WALKER (3/28/19): One really important point to make, I'm on the older side of it, but I'm still technically a millennial. And I'm old enough to remember when Obama wearing a tan suit was a scandal.Speaking perhaps a bit puckishly, Walker said he was so old that he could remember when President Obama was attacked for having worn a tan suit.
And it's only in this weird new upside-down world we're in where anyone could be suggesting that the president, you know, exchanging information with a foreign government, encouraging them to hack his rivals, isn't a scandal. I mean, imagine the outcry if Obama had reached out to the Russians or even the British and asked them to attack his Republican rivals. I mean, we would have seen a quadruple Benghazi.
O'DONNELL: Yes. I mean, just to clarify, and I know what you mean, Hunter, that the tan suit for President Obama was something that the Fox News world tried to turn into something disrespectful for a president to do. Of course, they didn't mean it. None of them meant it. They were just desperately looking for that moment. But that same side of the world puts up with every single overt outrage by this presidency that it never questions.
Apparently, he couldn't remember when Candidate Gore was attacked, by the mainstream press corps, literally for years, for every possible aspect of his wardrobe—for his boots, his suits, his polo shirts, for the height at which he hemmed his pants, for the number of buttons (three) on his disturbing suit coats.
This criticism included the endlessly bruited complaint about Gore's alleged over-reliance on earth tones. Allegedly, Naomi Wolf had told Gore to wear earth tones as part of the process by which Gore had "hired a woman to teach him how to be a man."
These ugly, stupid, moronic critiques were voiced by major mainstream pundits for months leading on to years. Chris Matthews did this in his sleep. He was working for Welch at the time.
Did Elizabeth Warren get criticized for her decades of erroneous claims? Abject lunacy was directed at Candidate Gore all through Campaign 2000.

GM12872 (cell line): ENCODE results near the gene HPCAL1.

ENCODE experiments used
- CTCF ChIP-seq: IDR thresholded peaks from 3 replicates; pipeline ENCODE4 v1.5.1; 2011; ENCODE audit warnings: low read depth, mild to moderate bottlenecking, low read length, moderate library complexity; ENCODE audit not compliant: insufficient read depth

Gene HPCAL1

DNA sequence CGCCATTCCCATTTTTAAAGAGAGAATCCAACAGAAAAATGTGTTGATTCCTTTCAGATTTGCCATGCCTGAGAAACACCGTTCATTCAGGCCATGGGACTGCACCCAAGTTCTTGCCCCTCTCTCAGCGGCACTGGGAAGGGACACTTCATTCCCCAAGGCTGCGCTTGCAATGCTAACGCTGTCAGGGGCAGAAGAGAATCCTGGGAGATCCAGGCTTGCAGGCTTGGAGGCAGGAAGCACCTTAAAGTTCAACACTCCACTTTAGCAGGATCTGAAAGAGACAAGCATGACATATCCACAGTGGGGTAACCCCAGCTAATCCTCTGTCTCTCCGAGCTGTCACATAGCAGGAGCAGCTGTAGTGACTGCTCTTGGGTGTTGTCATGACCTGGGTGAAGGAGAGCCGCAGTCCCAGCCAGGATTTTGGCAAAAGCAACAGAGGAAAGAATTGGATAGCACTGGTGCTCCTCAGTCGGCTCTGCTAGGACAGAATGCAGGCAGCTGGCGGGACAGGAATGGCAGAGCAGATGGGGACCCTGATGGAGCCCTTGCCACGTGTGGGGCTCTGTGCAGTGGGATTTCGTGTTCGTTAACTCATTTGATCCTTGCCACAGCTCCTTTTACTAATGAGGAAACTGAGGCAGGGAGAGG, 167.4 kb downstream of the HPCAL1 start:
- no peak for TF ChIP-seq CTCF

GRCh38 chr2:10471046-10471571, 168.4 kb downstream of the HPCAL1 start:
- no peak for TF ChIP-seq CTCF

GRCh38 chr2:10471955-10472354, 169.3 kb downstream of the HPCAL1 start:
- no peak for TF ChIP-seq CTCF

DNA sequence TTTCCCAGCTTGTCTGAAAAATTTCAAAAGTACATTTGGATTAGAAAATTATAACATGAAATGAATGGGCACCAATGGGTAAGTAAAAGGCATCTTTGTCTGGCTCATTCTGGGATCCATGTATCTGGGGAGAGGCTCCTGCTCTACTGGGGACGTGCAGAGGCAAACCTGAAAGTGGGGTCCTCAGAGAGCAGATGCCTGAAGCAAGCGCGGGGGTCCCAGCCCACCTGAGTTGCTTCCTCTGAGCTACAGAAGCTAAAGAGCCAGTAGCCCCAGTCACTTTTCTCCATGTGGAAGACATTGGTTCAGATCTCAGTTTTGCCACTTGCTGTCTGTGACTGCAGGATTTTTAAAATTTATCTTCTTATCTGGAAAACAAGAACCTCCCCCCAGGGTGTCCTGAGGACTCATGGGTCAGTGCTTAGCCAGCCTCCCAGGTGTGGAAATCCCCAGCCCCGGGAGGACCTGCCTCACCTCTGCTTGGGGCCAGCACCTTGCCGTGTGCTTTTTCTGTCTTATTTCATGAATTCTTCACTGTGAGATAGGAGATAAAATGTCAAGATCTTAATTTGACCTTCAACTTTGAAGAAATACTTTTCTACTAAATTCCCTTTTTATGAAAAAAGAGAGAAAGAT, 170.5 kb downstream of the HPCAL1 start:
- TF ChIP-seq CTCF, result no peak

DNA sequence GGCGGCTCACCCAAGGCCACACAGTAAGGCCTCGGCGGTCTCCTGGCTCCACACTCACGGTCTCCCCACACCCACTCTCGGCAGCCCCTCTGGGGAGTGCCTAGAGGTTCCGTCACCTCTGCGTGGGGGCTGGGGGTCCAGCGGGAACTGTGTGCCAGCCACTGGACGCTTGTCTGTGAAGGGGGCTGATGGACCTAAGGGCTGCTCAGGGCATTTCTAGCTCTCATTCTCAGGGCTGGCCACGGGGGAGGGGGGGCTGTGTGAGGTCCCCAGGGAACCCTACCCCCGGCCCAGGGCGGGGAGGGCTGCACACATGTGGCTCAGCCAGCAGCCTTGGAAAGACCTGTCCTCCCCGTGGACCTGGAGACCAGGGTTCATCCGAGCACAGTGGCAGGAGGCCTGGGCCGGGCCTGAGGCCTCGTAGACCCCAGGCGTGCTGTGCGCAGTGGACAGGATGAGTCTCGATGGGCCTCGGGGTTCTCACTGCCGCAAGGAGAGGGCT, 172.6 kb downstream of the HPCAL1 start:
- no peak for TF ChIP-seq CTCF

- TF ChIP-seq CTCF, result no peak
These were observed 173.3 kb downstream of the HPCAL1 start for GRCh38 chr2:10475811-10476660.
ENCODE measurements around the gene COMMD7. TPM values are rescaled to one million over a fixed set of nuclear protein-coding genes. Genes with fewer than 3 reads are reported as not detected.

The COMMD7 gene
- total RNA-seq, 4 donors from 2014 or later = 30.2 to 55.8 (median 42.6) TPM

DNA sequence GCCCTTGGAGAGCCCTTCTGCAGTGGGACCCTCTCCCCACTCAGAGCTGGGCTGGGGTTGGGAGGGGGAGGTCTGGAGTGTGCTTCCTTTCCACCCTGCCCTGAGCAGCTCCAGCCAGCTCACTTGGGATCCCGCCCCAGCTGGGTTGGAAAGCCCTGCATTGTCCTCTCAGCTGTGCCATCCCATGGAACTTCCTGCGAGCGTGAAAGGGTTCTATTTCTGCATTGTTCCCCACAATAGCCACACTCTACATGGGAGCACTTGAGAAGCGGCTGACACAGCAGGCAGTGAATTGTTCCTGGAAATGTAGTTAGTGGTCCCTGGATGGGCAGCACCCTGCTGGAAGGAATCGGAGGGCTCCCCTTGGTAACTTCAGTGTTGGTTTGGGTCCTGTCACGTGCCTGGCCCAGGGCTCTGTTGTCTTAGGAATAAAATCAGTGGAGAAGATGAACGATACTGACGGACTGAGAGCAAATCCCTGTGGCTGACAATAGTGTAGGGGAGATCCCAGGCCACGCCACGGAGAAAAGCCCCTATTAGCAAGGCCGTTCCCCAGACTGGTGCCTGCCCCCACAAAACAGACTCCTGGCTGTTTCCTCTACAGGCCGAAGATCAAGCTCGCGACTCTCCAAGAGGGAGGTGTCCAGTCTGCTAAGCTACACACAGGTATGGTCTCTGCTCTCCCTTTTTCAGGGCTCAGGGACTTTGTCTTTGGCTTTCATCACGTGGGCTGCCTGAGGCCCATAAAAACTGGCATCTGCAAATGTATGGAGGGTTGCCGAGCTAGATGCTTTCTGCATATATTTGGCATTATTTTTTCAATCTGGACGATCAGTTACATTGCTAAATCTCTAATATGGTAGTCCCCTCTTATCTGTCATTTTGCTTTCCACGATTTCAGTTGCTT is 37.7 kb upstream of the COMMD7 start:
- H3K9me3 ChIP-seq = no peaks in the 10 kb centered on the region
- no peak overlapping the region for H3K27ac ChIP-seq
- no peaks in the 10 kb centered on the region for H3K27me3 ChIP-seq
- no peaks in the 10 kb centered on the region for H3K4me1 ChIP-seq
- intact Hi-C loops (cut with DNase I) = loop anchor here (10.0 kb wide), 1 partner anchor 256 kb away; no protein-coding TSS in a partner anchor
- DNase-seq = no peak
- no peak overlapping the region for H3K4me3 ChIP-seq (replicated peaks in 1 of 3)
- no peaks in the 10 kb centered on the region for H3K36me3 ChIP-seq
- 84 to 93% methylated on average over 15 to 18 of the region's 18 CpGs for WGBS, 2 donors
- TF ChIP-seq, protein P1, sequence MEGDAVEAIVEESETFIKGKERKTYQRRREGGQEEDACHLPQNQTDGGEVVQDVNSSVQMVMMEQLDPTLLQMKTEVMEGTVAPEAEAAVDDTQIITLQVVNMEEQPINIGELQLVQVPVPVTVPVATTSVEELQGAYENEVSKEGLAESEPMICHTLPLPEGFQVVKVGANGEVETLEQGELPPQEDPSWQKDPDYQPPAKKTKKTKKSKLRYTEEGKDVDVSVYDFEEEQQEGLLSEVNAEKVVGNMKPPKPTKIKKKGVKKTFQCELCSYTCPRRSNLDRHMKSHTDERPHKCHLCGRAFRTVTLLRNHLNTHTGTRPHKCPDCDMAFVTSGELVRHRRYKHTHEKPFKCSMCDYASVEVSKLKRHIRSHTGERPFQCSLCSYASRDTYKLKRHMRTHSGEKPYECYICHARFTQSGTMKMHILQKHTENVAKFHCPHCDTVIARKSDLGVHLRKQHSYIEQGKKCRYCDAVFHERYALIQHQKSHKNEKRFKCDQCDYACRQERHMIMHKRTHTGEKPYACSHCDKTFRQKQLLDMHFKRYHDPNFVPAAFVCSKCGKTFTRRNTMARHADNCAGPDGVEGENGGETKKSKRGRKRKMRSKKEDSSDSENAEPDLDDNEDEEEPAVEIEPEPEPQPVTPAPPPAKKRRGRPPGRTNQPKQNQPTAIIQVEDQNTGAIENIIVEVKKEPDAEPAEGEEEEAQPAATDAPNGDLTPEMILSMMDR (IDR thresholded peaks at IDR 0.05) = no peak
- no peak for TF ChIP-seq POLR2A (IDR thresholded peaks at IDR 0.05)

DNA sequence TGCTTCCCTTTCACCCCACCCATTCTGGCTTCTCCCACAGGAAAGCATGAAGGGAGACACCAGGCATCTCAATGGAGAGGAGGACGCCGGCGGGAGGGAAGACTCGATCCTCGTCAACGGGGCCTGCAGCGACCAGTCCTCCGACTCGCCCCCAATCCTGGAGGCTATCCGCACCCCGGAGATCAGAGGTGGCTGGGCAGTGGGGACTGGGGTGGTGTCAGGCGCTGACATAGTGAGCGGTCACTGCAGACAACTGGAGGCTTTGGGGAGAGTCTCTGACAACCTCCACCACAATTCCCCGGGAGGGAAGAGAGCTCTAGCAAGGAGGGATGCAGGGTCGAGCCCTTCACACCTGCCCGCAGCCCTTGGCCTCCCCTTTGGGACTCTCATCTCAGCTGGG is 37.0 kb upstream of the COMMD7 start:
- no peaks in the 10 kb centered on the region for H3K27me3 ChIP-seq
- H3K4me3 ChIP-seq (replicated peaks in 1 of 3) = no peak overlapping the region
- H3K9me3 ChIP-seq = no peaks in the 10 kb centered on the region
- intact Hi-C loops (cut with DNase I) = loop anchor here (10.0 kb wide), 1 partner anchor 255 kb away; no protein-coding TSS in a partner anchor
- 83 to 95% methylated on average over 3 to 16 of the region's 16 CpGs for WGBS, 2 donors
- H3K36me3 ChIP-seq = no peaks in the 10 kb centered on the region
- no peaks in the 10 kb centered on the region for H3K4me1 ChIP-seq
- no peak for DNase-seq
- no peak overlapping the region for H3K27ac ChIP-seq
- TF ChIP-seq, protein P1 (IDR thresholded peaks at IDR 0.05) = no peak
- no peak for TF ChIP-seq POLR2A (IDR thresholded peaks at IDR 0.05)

O'Donnell, of course, does remember all that, but he knew enough not to bring it up. He played a role in the mainstream war which sent George W. Bush to the White House.
Meanwhile, people like Assistant Professor Manne have often spent the past many years sleeping inside logs. In the particular case, Manne seems to be roughly 35, and she seems to hail from Australia to boot. (She arrived in the U.S. for graduate work in 2006.)
Our guess? The chances are very good that Manne has little idea how various American candidates have been treated in past campaigns. But given the way the human mind works, such limitations are unlikely to stand in the way of theory.
All too often, our professors don't have the slightest idea concerning events which have occurred in the actual world. All too often, their predictable assessments seem to be coming, live and direct, from powerful voices inside their heads, and from the realm of dogma.
All in all, our liberal tribe is just very dumb. We prove that when we run to agree with youngish assistant professors like Manne. This is certainly true of someone like Waldman, who understands, very well, that male candidates have sometimes been treated extremely poorly in the not too distant past.
Was man [sic] ever "the rational animal?" Our tribe's reliance on sachems like Manne tends to get people like Trump elected.
With observations like that in mind, we tend to tilt, very strongly, toward the obvious answer:
Fuller disclosure: At the University of Melbourne, Manne's undergraduate thesis bore this intriguing title:
“Toward a Solution to the Problem of Logical Omniscience: An Impossible Worlds Approach to Temporal-Epistemic Logic.”
Out of that solution to that problem, Manne developed her unparalleled knowledge of American campaign activity. As we have occasionally said, it's all anthropology now.